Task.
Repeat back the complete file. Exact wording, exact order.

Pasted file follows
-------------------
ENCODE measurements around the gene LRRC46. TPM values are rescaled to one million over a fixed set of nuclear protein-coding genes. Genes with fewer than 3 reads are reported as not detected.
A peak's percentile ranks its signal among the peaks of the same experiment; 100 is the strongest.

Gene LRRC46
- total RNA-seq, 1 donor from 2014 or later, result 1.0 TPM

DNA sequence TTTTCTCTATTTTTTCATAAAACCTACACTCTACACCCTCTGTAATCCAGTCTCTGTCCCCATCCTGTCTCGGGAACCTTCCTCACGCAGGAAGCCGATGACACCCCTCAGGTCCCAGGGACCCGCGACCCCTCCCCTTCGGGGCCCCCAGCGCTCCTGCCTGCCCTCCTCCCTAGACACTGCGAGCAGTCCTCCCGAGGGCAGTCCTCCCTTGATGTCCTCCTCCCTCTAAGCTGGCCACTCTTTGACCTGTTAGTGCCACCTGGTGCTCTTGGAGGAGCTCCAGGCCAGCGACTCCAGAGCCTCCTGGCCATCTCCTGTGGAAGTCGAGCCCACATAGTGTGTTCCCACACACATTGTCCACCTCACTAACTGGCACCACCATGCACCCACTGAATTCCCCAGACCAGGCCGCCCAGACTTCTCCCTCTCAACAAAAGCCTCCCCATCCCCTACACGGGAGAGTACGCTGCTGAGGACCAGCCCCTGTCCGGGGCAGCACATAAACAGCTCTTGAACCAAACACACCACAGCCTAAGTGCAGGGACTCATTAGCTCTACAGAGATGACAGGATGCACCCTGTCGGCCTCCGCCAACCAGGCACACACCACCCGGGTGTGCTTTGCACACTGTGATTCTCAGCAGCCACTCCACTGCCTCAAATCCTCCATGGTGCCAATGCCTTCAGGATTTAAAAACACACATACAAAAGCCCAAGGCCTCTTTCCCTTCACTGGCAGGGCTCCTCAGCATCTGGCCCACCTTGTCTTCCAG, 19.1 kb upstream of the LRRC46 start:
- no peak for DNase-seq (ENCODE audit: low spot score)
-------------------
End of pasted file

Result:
ENCODE measurements around the gene LRRC46. TPM values are rescaled to one million over a fixed set of nuclear protein-coding genes. Genes with fewer than 3 reads are reported as not detected.
A peak's percentile ranks its signal among the peaks of the same experiment; 100 is the strongest.

Gene LRRC46
- total RNA-seq, 1 donor from 2014 or later, result 1.0 TPM

DNA sequence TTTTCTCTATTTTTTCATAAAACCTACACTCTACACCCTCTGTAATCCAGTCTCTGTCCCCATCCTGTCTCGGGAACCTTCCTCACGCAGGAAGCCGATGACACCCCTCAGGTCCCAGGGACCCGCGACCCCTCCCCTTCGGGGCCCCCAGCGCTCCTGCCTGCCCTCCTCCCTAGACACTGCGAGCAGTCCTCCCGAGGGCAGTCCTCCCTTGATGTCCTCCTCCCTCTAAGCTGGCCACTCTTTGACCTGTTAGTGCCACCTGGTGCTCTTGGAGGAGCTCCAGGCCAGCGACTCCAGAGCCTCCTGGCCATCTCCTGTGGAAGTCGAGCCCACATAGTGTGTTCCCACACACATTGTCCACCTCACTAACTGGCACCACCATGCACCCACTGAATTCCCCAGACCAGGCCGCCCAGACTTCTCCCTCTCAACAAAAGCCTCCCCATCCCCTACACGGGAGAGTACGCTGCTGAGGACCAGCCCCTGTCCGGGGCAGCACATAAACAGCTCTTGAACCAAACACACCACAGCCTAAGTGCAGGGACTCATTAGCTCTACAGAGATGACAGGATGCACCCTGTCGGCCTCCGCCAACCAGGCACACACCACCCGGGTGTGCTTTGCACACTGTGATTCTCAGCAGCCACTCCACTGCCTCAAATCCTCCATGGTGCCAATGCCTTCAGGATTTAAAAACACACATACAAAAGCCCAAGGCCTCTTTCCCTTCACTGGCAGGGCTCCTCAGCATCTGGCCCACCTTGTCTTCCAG, 19.1 kb upstream of the LRRC46 start:
- no peak for DNase-seq (ENCODE audit: low spot score)